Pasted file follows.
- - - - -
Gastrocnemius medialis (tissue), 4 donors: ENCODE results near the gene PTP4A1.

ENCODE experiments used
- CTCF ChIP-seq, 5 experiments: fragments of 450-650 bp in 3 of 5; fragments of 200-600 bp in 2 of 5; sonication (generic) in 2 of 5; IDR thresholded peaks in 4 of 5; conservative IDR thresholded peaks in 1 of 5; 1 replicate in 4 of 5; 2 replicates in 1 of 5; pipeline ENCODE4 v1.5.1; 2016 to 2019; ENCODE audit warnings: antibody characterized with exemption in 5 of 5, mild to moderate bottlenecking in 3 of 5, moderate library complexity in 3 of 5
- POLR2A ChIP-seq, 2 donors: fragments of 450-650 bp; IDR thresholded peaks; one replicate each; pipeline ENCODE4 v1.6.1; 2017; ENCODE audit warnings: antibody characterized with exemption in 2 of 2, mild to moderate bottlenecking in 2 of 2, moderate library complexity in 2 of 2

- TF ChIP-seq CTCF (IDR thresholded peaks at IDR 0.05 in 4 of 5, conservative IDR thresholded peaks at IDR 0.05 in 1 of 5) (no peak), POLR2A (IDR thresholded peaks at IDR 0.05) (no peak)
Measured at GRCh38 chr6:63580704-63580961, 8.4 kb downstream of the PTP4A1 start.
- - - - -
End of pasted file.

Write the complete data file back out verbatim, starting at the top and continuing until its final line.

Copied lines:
Gastrocnemius medialis (tissue), 4 donors: ENCODE results near the gene PTP4A1.

ENCODE experiments used
- CTCF ChIP-seq, 5 experiments: fragments of 450-650 bp in 3 of 5; fragments of 200-600 bp in 2 of 5; sonication (generic) in 2 of 5; IDR thresholded peaks in 4 of 5; conservative IDR thresholded peaks in 1 of 5; 1 replicate in 4 of 5; 2 replicates in 1 of 5; pipeline ENCODE4 v1.5.1; 2016 to 2019; ENCODE audit warnings: antibody characterized with exemption in 5 of 5, mild to moderate bottlenecking in 3 of 5, moderate library complexity in 3 of 5
- POLR2A ChIP-seq, 2 donors: fragments of 450-650 bp; IDR thresholded peaks; one replicate each; pipeline ENCODE4 v1.6.1; 2017; ENCODE audit warnings: antibody characterized with exemption in 2 of 2, mild to moderate bottlenecking in 2 of 2, moderate library complexity in 2 of 2

- TF ChIP-seq CTCF (IDR thresholded peaks at IDR 0.05 in 4 of 5, conservative IDR thresholded peaks at IDR 0.05 in 1 of 5) (no peak), POLR2A (IDR thresholded peaks at IDR 0.05) (no peak)
Measured at GRCh38 chr6:63580704-63580961, 8.4 kb downstream of the PTP4A1 start.